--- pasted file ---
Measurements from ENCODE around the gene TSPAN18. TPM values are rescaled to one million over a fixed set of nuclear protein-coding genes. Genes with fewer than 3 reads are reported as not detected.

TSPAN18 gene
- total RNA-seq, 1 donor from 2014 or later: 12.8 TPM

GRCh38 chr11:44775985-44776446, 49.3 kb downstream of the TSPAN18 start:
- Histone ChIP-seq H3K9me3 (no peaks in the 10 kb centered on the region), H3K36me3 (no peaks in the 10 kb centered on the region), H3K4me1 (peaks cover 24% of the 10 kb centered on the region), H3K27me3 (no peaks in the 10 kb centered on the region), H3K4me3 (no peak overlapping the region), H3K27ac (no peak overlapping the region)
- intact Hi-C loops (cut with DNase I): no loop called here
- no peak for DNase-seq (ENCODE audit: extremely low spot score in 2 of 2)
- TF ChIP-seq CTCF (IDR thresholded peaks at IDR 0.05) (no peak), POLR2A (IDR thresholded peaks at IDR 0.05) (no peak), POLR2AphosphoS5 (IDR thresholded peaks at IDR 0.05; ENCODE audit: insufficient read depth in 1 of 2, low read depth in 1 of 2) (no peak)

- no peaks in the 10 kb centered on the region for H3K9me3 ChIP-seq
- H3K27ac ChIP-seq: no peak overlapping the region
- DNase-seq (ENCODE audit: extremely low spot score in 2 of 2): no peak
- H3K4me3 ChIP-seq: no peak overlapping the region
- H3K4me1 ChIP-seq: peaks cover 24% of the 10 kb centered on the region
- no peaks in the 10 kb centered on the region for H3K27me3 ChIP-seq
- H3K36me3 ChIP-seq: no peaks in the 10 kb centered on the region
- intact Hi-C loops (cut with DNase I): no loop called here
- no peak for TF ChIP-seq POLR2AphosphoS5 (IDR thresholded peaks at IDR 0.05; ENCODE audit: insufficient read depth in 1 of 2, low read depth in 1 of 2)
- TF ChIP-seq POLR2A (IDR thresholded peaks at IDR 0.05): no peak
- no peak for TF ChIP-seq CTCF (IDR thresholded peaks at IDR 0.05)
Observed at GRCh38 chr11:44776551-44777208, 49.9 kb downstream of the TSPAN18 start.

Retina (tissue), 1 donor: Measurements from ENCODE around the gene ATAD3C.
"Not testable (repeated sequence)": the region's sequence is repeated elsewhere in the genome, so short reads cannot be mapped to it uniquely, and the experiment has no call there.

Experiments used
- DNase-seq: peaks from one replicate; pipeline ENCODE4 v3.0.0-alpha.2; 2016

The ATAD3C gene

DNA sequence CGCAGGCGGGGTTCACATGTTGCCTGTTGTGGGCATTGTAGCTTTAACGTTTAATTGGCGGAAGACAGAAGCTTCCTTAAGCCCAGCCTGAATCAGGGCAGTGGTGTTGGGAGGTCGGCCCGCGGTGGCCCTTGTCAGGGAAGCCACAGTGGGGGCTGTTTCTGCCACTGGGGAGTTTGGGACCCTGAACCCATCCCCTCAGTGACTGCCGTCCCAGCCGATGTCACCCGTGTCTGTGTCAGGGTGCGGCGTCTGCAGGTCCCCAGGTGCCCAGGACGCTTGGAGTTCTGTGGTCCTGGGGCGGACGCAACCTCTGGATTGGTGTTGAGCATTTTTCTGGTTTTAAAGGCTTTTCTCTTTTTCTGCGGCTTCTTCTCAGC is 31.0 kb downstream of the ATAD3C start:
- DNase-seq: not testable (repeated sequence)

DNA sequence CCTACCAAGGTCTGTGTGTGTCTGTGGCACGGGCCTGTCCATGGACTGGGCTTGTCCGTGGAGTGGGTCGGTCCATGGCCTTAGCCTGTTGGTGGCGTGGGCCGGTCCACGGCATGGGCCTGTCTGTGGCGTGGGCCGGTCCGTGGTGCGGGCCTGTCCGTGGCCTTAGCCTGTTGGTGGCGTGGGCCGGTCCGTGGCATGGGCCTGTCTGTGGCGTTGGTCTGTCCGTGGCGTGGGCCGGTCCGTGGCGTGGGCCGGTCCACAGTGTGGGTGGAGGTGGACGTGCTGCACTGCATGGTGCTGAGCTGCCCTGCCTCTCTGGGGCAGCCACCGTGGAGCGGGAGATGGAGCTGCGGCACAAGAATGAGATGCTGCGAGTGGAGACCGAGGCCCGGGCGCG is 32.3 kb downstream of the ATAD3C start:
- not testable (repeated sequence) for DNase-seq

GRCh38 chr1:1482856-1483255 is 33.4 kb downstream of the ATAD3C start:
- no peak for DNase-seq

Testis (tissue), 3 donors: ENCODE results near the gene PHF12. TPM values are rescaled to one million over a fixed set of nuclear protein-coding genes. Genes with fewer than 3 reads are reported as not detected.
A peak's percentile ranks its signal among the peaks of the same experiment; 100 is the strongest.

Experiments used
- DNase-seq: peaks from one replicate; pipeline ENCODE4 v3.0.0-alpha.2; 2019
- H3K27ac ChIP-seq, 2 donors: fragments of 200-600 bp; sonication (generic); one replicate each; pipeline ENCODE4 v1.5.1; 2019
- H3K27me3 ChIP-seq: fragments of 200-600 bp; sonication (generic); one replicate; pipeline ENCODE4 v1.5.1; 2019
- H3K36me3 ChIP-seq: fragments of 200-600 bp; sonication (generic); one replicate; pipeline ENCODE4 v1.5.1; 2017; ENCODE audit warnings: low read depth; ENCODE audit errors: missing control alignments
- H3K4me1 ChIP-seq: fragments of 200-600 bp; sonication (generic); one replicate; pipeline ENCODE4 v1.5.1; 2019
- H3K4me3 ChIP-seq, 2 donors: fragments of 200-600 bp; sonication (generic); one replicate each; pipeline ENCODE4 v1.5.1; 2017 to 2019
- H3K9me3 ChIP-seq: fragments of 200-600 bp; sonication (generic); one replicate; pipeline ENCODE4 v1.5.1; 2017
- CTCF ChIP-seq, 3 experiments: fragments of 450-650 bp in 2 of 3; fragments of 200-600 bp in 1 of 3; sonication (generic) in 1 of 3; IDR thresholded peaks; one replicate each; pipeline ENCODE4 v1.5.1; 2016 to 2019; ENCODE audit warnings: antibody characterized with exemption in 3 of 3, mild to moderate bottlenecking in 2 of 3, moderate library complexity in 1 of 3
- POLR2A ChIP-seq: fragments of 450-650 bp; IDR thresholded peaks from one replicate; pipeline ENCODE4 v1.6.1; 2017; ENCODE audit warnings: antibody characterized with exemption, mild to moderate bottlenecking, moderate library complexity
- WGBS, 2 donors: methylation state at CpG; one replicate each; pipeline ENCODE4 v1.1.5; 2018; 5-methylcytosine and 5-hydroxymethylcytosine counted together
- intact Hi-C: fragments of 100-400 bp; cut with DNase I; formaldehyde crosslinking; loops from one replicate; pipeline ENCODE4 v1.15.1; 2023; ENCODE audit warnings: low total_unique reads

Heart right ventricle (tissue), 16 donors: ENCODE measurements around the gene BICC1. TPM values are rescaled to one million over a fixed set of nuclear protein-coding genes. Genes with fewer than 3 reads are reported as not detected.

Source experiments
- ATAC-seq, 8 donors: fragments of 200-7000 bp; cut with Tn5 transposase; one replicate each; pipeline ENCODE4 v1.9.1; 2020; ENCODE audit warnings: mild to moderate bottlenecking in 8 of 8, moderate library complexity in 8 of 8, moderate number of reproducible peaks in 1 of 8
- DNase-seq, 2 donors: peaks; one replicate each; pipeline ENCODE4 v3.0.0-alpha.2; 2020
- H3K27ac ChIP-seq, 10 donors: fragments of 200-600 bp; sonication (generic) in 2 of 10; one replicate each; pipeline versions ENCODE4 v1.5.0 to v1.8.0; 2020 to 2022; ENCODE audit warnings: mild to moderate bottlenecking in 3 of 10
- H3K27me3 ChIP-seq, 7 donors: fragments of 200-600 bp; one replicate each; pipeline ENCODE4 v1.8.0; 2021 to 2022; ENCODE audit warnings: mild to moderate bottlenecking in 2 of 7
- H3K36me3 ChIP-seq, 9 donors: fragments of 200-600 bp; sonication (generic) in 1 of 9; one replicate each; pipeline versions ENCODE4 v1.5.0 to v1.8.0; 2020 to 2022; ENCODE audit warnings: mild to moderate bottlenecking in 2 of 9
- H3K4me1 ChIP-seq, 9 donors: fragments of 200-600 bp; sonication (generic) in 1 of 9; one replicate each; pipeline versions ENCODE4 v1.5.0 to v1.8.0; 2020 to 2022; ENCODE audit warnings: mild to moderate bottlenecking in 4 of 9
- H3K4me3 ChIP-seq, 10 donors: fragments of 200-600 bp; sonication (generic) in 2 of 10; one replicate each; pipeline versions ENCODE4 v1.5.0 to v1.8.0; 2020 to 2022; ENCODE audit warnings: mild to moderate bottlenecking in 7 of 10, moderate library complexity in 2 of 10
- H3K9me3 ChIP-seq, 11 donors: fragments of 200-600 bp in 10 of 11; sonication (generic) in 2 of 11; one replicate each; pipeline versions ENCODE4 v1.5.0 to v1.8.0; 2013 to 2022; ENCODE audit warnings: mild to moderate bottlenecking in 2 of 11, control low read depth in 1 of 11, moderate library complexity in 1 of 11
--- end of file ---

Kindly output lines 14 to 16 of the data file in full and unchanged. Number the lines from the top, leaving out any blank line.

- no peaks in the 10 kb centered on the region for H3K27me3 ChIP-seq
- H3K36me3 ChIP-seq: no peaks in the 10 kb centered on the region
- intact Hi-C loops (cut with DNase I): no loop called here